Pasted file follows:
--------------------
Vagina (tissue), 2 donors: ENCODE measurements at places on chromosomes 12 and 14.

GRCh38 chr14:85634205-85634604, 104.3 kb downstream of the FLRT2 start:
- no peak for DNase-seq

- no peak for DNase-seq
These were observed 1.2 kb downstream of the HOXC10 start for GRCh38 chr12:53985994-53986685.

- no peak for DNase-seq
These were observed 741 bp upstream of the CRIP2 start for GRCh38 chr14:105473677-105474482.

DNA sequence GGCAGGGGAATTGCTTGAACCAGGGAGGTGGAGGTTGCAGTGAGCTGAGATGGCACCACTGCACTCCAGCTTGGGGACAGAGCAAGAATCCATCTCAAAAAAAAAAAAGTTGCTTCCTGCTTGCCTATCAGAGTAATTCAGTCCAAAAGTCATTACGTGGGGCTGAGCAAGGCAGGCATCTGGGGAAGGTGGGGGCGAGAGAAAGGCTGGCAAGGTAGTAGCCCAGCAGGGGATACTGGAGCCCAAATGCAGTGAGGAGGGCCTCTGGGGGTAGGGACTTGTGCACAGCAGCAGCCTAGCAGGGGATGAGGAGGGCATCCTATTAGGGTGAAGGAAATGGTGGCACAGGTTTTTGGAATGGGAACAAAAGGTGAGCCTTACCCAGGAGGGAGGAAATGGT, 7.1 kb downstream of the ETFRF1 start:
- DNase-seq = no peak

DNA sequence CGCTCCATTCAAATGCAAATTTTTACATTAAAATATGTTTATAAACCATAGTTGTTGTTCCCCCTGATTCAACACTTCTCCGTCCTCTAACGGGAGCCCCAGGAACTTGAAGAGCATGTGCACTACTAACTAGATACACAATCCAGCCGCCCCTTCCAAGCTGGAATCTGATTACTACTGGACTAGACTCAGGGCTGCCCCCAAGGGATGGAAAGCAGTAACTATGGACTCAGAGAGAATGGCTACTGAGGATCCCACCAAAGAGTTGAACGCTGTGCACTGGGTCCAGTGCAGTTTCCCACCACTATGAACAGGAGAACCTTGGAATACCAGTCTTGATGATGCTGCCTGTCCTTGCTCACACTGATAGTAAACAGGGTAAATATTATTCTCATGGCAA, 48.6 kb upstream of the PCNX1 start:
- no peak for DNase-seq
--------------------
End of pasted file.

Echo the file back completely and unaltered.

Vagina (tissue), 2 donors: ENCODE measurements at places on chromosomes 12 and 14.

GRCh38 chr14:85634205-85634604, 104.3 kb downstream of the FLRT2 start:
- no peak for DNase-seq

- no peak for DNase-seq
These were observed 1.2 kb downstream of the HOXC10 start for GRCh38 chr12:53985994-53986685.

- no peak for DNase-seq
These were observed 741 bp upstream of the CRIP2 start for GRCh38 chr14:105473677-105474482.

DNA sequence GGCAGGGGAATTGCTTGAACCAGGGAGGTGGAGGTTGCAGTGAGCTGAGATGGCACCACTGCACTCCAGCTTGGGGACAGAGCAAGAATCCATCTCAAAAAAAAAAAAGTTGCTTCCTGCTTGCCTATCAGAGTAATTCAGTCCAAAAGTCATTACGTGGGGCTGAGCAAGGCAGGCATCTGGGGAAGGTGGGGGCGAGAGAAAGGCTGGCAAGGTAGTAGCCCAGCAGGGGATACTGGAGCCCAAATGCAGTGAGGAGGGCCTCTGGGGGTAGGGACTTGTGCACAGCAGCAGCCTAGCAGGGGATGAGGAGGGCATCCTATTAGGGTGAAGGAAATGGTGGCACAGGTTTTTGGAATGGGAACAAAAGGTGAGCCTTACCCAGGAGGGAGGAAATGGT, 7.1 kb downstream of the ETFRF1 start:
- DNase-seq = no peak

DNA sequence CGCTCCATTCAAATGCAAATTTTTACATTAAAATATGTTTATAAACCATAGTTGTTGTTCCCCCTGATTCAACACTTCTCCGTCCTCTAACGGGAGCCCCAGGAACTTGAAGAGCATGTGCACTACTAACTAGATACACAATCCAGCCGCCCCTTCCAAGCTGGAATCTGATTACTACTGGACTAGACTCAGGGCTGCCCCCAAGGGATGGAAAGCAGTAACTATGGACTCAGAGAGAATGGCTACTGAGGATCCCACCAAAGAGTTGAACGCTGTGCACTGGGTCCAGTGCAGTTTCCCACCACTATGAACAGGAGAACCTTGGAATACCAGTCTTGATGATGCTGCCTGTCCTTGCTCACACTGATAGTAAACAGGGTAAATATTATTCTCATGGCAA, 48.6 kb upstream of the PCNX1 start:
- no peak for DNase-seq